The downside of solarization is that my raised beds in this area are tall enough that the north-facing side of the bed didn't heat up fully, so the oats underneath the plastic on that side are still somewhat green. So if you plan to use solarization to prepare soil, you'll want to stick to areas where the ground is as flat as possible. With that caveat and assuming hot weather, you can also plant into solarized ground in about three weeks if your weeds are only moderatly tenacious. (Add a few more weeks for both Option A and Option B if you're trying to kill a wily perennial like wiregrass.)

Under the paper mulch

Roll paper mulchOption 3 was a storebought roll of paper mulch. This mulch was the least effective as a fast weedkill, although it looks to be the most effective as a long-term ground cover.

As Mark mentioned, the first rain bleached the dye out of the paper, and the lighter color left behind meant that the mulch simply acted like a barrier between the weeds and the sun rather than heating the soil underneath. The result is that the weeds beneath the paper mulch aren't quite dead yet, although the paper is still providing a good barrier around the high-density apple trees. I suspect I'll need to wait about 4 to 6 weeks between laying down this mulch over an oat cover crop and planting into the bare soil.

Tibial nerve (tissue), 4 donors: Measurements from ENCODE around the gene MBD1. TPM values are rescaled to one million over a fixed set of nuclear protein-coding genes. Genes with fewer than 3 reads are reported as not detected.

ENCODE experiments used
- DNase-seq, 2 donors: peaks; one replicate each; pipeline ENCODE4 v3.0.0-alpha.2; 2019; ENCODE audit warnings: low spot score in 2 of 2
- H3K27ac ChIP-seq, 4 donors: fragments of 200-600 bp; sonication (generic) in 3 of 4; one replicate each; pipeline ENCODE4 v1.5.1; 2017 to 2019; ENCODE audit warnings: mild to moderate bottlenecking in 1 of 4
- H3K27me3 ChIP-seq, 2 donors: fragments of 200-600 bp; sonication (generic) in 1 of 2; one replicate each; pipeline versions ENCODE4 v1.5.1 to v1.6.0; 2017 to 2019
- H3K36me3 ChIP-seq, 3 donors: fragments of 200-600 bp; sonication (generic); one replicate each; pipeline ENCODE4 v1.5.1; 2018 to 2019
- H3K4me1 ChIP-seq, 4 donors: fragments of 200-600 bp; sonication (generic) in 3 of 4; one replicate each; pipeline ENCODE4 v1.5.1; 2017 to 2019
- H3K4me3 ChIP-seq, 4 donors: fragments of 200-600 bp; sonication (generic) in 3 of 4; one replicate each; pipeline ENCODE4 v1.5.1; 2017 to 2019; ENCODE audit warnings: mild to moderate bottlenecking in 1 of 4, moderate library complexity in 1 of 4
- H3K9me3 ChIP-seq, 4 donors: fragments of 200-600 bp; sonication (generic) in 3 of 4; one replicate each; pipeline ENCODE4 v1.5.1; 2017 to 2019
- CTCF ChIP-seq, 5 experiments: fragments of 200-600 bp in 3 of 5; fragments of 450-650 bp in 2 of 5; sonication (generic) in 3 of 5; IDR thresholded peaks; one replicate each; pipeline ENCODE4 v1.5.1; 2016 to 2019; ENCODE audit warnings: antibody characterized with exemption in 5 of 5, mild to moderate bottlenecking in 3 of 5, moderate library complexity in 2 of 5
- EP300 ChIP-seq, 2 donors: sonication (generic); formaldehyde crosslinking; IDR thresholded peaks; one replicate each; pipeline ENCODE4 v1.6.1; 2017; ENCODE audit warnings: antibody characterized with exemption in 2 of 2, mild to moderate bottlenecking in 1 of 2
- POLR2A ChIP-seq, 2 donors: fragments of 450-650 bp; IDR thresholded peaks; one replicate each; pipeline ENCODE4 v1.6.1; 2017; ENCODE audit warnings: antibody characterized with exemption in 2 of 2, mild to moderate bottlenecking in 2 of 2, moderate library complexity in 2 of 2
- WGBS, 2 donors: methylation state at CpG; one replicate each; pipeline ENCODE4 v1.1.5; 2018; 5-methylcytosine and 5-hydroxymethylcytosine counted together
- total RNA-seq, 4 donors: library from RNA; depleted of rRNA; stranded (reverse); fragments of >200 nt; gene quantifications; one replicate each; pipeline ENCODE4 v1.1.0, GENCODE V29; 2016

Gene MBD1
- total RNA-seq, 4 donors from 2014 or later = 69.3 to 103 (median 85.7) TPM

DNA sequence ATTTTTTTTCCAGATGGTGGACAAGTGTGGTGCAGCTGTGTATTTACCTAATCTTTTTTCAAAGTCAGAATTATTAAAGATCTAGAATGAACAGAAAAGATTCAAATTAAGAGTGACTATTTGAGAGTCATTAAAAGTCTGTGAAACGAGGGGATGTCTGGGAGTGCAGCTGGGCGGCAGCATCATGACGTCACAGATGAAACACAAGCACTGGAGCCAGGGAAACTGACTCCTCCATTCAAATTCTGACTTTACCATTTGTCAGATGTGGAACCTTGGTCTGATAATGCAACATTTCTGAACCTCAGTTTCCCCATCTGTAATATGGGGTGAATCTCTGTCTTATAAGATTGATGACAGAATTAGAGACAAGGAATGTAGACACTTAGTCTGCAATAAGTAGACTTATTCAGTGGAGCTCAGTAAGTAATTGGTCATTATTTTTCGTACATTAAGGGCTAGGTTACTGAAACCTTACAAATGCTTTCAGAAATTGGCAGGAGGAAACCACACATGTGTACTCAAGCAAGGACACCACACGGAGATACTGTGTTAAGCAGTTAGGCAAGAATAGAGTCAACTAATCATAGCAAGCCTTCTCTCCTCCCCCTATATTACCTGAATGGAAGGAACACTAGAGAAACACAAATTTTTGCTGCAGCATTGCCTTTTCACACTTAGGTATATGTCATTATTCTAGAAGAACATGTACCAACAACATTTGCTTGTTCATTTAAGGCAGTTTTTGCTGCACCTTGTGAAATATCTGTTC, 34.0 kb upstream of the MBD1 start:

As another downside, Lucy running across the mulch did poke holes in the paper layer, allowing some weeds to come up through. That said, the paper has much more structural integrity than the very thin black plastic, so only the paw-print areas were affected rather than the whole sheet of mulch. So I'd say the plastic mulch is acceptable over areas with light pet traffic.

Comfrey chop and drop with newspaper